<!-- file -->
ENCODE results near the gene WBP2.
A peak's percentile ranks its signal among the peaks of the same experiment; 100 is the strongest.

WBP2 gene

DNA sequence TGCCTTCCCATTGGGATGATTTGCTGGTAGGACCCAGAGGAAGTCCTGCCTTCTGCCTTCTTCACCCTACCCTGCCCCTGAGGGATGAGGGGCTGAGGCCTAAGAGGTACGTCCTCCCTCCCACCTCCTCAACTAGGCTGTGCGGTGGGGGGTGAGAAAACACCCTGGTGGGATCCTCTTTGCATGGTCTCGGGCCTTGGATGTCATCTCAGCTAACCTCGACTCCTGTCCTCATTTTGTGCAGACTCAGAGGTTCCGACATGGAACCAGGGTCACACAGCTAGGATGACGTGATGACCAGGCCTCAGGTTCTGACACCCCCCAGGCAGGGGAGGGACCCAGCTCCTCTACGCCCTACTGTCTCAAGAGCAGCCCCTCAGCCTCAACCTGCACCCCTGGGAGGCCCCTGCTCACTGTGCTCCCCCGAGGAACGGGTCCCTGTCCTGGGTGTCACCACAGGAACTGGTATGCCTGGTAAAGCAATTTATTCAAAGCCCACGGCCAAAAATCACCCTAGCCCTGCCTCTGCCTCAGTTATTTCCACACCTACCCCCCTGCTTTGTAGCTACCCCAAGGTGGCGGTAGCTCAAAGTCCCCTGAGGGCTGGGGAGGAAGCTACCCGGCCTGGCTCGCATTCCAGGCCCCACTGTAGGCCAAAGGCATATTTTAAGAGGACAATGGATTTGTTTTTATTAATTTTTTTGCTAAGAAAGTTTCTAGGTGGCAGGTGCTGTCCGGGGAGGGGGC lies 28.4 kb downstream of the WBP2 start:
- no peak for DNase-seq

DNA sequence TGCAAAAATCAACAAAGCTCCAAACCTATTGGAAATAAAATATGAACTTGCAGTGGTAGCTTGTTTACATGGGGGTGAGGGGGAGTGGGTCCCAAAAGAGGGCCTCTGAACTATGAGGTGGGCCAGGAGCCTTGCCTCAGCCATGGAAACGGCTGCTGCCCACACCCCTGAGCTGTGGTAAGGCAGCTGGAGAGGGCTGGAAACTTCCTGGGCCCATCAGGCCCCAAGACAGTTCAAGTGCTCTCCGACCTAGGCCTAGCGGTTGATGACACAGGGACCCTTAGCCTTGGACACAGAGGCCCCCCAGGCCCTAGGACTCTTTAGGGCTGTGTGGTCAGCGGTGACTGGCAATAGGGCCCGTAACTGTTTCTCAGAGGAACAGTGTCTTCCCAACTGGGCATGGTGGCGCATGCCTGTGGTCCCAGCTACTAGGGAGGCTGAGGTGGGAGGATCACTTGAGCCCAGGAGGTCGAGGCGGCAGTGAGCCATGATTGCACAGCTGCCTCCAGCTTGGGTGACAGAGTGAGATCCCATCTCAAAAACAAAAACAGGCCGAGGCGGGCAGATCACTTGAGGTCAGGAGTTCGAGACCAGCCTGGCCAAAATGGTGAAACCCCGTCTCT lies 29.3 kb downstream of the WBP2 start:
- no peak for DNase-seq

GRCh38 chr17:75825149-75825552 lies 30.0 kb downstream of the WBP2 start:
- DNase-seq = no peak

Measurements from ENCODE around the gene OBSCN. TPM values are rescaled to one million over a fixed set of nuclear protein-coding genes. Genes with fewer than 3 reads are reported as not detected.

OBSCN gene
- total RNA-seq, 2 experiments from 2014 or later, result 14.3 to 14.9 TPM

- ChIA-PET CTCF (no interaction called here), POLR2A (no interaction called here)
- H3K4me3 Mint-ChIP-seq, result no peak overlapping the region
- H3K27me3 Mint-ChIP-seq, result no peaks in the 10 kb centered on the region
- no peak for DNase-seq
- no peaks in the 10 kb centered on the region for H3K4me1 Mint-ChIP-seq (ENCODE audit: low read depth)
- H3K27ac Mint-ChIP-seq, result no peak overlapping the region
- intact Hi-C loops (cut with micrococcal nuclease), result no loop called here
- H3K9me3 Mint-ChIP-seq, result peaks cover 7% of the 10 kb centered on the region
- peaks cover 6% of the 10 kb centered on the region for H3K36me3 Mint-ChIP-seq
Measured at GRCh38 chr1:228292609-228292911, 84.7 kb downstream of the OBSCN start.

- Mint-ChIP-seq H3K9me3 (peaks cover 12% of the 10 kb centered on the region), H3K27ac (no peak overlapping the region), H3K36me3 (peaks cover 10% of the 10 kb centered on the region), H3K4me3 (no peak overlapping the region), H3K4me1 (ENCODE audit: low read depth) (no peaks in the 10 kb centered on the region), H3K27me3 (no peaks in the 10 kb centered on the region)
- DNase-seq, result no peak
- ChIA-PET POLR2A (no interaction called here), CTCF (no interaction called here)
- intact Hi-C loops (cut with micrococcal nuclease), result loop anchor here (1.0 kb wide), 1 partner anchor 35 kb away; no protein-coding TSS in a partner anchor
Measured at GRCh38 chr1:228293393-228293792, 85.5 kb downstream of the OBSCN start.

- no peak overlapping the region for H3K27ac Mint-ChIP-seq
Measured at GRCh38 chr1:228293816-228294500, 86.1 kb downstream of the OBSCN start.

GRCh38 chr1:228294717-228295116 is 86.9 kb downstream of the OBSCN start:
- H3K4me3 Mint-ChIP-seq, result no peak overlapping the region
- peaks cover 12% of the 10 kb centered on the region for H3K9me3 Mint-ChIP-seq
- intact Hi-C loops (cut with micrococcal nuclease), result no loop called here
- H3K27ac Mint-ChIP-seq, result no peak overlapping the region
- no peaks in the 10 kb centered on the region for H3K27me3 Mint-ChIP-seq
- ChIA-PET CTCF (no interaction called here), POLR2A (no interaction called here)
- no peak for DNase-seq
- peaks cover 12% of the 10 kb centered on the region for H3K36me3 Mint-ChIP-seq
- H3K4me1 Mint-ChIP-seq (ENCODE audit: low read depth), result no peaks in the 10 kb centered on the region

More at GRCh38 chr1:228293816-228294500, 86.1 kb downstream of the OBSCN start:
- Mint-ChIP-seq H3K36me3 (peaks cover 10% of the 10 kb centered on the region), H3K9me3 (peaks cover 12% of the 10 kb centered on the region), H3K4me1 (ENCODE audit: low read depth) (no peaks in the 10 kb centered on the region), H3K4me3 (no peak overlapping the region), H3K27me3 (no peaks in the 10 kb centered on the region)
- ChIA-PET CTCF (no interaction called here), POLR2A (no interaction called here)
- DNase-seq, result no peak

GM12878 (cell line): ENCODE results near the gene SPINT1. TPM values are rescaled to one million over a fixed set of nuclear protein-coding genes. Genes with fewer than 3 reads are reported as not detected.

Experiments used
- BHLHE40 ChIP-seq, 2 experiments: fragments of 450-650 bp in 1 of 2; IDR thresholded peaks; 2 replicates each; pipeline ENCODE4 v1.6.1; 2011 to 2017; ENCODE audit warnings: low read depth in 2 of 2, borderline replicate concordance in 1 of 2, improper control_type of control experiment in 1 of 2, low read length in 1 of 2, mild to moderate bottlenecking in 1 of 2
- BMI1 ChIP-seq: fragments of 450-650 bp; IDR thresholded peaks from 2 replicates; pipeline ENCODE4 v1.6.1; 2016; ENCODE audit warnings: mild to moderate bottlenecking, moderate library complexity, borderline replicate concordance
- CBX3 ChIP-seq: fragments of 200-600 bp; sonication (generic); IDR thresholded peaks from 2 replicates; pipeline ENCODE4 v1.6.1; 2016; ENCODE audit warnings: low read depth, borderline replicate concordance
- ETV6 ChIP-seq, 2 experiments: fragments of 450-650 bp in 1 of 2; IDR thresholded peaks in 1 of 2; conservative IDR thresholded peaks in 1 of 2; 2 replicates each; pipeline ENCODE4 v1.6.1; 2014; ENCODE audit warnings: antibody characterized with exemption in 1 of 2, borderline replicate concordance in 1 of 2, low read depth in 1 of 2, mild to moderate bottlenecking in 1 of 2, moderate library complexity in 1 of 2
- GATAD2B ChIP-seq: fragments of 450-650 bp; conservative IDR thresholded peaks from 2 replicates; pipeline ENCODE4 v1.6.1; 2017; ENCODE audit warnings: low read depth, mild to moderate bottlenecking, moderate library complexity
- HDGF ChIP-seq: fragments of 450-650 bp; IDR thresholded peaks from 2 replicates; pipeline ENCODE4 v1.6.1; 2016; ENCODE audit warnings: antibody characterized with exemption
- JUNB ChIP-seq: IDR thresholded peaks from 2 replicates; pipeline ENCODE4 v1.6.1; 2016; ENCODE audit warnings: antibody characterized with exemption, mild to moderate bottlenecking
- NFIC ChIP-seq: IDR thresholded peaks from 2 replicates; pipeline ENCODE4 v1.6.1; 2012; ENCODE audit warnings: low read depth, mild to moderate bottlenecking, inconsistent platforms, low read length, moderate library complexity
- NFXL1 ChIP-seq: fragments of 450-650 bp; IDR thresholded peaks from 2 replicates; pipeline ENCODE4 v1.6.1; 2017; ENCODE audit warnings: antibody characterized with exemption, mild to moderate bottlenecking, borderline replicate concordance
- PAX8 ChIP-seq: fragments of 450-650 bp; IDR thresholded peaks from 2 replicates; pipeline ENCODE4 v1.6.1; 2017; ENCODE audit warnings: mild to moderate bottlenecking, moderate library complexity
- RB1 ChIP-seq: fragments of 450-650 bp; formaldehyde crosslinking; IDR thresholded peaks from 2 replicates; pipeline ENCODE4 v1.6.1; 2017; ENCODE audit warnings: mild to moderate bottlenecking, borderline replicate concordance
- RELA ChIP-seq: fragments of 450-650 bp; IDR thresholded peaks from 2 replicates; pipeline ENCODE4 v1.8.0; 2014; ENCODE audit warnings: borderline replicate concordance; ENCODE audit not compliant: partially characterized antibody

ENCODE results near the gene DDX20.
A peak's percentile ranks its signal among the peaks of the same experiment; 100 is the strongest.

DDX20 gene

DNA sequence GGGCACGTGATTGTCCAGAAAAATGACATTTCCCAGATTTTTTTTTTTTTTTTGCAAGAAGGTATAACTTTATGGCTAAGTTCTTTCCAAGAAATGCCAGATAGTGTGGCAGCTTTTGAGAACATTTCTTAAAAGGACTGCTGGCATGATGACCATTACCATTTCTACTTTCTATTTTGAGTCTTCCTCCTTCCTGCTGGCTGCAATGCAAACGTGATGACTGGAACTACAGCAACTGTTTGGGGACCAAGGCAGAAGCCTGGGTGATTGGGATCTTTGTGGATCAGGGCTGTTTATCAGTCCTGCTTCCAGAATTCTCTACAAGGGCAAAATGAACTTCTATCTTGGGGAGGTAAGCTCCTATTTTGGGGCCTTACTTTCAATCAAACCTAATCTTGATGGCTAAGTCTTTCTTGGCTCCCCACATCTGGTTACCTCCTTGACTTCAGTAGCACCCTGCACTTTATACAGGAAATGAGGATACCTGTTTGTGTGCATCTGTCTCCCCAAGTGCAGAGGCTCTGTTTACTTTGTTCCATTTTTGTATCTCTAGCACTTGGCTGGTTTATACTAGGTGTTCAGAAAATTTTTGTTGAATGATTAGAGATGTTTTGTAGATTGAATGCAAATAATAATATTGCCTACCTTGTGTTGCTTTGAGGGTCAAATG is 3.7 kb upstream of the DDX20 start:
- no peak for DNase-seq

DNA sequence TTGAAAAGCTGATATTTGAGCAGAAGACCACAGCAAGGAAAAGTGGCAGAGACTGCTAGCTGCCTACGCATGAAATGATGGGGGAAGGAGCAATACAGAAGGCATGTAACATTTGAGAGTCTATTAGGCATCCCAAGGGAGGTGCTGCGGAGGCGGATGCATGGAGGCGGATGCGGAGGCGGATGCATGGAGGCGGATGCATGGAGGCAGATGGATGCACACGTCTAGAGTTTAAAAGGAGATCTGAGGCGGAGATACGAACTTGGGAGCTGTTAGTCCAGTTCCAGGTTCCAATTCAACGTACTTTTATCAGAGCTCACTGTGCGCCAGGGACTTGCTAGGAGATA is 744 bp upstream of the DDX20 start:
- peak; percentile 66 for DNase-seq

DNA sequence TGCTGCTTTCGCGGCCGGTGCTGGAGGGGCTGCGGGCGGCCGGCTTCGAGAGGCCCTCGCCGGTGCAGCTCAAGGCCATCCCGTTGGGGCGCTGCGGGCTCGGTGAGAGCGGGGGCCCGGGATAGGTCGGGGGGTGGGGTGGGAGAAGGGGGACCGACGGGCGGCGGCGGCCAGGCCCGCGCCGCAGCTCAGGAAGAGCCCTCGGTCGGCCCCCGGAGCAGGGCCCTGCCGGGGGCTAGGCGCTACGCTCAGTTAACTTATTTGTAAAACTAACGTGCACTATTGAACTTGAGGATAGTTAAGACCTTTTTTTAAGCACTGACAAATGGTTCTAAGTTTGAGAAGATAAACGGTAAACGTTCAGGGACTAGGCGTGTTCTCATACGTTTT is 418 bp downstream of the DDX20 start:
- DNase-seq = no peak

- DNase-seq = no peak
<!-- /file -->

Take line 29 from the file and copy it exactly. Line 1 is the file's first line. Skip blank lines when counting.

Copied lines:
Measured at GRCh38 chr1:228293816-228294500, 86.1 kb downstream of the OBSCN start.